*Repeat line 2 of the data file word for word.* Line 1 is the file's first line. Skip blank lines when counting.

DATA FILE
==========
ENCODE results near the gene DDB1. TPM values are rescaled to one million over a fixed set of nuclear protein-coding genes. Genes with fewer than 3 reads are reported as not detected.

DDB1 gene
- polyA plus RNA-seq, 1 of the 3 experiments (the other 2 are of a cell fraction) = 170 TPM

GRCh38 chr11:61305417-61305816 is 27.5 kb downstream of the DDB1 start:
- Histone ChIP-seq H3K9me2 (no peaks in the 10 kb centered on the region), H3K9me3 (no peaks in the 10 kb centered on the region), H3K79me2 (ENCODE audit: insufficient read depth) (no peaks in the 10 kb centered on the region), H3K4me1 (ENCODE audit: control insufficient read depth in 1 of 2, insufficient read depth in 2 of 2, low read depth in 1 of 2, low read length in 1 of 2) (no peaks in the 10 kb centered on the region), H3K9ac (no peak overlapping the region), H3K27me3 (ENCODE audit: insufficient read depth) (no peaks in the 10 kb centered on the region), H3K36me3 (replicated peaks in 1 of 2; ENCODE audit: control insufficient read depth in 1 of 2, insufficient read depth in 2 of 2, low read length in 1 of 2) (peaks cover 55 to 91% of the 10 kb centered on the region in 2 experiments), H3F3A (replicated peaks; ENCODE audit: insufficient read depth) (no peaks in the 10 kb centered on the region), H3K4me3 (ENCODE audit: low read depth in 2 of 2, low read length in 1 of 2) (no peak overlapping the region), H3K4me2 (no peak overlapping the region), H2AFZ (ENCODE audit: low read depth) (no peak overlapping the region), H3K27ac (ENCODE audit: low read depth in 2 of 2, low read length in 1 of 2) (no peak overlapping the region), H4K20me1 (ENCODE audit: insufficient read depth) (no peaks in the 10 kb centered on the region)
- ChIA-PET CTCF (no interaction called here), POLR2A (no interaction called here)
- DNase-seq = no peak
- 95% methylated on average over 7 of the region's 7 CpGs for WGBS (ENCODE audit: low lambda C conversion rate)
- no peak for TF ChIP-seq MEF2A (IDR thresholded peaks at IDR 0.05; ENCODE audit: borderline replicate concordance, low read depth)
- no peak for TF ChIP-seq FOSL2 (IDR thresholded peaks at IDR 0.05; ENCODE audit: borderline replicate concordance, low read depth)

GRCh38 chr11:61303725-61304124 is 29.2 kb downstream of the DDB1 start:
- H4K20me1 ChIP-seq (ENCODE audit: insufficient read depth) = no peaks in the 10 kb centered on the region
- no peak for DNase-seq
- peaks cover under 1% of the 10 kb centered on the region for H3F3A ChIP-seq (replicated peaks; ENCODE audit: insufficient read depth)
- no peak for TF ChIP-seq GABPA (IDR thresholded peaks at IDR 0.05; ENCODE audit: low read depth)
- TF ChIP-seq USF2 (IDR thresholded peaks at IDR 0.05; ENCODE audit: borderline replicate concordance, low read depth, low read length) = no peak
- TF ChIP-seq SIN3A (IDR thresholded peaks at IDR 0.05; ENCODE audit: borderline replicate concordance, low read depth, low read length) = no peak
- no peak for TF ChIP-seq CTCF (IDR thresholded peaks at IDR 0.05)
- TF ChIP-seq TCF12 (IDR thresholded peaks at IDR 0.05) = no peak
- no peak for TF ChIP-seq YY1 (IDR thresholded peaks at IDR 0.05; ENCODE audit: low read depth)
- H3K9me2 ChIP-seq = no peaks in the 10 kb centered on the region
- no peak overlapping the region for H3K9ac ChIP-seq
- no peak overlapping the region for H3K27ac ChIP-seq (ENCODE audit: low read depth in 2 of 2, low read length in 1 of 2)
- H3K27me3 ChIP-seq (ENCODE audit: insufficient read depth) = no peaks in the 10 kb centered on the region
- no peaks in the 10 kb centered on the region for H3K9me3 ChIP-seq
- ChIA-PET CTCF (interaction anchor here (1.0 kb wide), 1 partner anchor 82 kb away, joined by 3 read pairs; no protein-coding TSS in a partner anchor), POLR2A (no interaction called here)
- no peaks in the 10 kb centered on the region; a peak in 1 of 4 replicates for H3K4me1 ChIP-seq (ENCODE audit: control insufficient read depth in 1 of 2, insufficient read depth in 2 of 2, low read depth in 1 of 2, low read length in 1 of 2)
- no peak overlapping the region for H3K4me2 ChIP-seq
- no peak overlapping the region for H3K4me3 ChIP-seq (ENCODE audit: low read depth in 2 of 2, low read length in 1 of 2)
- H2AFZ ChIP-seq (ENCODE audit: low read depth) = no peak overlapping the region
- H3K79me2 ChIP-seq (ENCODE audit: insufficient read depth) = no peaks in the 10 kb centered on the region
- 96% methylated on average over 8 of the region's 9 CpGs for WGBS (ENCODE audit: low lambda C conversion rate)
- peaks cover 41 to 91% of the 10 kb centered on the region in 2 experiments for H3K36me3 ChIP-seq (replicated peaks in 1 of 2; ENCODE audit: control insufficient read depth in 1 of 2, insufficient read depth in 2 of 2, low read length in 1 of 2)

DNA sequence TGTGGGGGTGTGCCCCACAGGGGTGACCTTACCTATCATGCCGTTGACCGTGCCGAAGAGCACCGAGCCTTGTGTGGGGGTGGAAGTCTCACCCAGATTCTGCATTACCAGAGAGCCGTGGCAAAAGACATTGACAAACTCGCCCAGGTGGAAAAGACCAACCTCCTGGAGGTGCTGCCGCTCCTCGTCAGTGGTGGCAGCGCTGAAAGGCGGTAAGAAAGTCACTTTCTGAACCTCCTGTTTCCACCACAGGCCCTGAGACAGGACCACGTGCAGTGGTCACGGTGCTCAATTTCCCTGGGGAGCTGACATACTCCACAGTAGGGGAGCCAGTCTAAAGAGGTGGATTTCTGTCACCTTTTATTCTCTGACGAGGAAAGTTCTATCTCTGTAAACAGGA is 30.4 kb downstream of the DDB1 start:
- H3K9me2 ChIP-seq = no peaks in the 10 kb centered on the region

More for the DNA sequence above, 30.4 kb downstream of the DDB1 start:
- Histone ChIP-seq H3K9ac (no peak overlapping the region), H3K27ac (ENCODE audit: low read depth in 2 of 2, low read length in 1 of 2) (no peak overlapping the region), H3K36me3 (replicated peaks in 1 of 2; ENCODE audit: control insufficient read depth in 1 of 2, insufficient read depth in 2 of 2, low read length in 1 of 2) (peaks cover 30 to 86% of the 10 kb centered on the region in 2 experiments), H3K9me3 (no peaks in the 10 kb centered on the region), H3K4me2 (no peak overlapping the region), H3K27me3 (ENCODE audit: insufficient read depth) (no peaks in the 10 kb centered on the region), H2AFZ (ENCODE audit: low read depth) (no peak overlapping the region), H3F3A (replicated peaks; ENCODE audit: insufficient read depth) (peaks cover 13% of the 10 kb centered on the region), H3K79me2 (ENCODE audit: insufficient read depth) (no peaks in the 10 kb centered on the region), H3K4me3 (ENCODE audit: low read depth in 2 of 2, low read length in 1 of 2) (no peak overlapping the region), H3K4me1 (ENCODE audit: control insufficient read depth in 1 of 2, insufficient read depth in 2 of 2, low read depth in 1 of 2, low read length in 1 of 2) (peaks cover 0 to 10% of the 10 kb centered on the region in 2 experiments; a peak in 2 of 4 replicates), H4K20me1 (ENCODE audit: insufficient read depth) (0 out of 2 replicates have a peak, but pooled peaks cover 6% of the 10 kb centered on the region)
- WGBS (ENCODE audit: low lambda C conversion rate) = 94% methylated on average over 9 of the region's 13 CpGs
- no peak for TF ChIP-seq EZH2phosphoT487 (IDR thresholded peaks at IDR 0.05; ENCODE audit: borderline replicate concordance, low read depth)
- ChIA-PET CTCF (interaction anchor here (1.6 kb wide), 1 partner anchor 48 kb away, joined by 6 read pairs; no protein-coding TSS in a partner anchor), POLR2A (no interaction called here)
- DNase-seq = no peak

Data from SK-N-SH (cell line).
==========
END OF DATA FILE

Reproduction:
DDB1 gene